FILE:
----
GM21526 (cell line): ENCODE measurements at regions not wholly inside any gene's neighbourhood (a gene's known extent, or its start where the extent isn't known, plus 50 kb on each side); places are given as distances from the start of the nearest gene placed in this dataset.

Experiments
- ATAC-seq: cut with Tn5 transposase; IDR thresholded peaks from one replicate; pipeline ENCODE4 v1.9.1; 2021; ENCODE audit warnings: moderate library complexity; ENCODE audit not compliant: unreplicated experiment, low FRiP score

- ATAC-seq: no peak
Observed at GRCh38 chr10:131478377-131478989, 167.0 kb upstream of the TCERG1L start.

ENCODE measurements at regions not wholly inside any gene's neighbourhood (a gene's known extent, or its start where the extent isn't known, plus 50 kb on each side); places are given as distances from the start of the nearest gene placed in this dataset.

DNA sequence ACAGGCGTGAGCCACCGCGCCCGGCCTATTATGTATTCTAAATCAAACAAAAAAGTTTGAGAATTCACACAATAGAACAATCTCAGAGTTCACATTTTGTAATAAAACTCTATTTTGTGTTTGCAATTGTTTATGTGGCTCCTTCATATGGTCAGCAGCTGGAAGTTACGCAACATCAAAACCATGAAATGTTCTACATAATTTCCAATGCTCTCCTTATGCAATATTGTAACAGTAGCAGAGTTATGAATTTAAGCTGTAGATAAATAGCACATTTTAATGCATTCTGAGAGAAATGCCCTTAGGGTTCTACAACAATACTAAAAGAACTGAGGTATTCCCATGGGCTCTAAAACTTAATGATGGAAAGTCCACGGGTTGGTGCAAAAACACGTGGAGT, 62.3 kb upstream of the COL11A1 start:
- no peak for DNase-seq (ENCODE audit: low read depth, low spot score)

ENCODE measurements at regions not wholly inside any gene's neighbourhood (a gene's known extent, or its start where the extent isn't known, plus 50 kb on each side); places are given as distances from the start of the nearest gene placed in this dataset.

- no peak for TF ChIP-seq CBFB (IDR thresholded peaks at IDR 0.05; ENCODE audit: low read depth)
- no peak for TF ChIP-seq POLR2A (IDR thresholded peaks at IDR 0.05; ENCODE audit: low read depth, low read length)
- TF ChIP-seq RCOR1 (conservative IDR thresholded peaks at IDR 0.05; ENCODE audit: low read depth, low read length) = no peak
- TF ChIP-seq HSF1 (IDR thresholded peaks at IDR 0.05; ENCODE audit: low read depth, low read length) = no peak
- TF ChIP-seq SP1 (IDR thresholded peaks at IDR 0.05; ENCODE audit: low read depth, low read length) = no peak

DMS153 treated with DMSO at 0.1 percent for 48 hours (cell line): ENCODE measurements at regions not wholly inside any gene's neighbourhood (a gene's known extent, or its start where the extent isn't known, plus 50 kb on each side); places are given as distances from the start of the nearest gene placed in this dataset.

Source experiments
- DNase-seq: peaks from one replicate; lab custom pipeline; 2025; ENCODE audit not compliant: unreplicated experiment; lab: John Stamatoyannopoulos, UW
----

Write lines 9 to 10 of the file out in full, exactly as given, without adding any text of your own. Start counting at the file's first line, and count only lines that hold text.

ENCODE measurements at regions not wholly inside any gene's neighbourhood (a gene's known extent, or its start where the extent isn't known, plus 50 kb on each side); places are given as distances from the start of the nearest gene placed in this dataset.

- no peak for TF ChIP-seq CBFB (IDR thresholded peaks at IDR 0.05; ENCODE audit: low read depth)